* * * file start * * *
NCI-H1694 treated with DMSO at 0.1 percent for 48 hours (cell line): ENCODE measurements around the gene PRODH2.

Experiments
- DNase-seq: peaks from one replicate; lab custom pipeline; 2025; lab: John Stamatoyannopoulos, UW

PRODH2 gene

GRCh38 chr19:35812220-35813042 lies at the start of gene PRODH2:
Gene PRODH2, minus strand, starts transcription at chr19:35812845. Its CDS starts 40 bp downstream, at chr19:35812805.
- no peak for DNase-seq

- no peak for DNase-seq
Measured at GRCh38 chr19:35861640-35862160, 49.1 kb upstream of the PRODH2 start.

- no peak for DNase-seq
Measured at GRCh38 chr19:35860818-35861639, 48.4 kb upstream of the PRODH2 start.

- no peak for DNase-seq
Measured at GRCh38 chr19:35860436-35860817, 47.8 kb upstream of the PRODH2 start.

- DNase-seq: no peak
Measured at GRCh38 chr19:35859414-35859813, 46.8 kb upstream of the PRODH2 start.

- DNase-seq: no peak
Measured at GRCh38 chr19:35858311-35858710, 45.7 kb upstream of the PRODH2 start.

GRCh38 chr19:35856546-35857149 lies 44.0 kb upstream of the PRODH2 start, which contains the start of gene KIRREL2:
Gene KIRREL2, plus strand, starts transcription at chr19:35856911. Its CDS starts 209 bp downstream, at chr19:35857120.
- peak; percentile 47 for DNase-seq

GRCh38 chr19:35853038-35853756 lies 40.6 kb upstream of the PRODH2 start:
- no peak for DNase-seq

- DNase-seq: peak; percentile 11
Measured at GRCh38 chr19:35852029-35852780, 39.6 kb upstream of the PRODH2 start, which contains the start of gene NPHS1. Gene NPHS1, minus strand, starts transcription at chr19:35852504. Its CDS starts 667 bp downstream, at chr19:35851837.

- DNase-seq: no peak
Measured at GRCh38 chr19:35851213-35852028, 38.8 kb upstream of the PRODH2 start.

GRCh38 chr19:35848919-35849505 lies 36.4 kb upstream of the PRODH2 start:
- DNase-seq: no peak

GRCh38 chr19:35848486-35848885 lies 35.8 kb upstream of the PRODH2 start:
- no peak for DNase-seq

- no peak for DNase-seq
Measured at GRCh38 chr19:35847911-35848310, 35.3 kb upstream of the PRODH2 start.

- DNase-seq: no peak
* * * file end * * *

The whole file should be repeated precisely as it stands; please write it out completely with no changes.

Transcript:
NCI-H1694 treated with DMSO at 0.1 percent for 48 hours (cell line): ENCODE measurements around the gene PRODH2.

Experiments
- DNase-seq: peaks from one replicate; lab custom pipeline; 2025; lab: John Stamatoyannopoulos, UW

PRODH2 gene

GRCh38 chr19:35812220-35813042 lies at the start of gene PRODH2:
Gene PRODH2, minus strand, starts transcription at chr19:35812845. Its CDS starts 40 bp downstream, at chr19:35812805.
- no peak for DNase-seq

- no peak for DNase-seq
Measured at GRCh38 chr19:35861640-35862160, 49.1 kb upstream of the PRODH2 start.

- no peak for DNase-seq
Measured at GRCh38 chr19:35860818-35861639, 48.4 kb upstream of the PRODH2 start.

- no peak for DNase-seq
Measured at GRCh38 chr19:35860436-35860817, 47.8 kb upstream of the PRODH2 start.

- DNase-seq: no peak
Measured at GRCh38 chr19:35859414-35859813, 46.8 kb upstream of the PRODH2 start.

- DNase-seq: no peak
Measured at GRCh38 chr19:35858311-35858710, 45.7 kb upstream of the PRODH2 start.

GRCh38 chr19:35856546-35857149 lies 44.0 kb upstream of the PRODH2 start, which contains the start of gene KIRREL2:
Gene KIRREL2, plus strand, starts transcription at chr19:35856911. Its CDS starts 209 bp downstream, at chr19:35857120.
- peak; percentile 47 for DNase-seq

GRCh38 chr19:35853038-35853756 lies 40.6 kb upstream of the PRODH2 start:
- no peak for DNase-seq

- DNase-seq: peak; percentile 11
Measured at GRCh38 chr19:35852029-35852780, 39.6 kb upstream of the PRODH2 start, which contains the start of gene NPHS1. Gene NPHS1, minus strand, starts transcription at chr19:35852504. Its CDS starts 667 bp downstream, at chr19:35851837.

- DNase-seq: no peak
Measured at GRCh38 chr19:35851213-35852028, 38.8 kb upstream of the PRODH2 start.

GRCh38 chr19:35848919-35849505 lies 36.4 kb upstream of the PRODH2 start:
- DNase-seq: no peak

GRCh38 chr19:35848486-35848885 lies 35.8 kb upstream of the PRODH2 start:
- no peak for DNase-seq

- no peak for DNase-seq
Measured at GRCh38 chr19:35847911-35848310, 35.3 kb upstream of the PRODH2 start.

- DNase-seq: no peak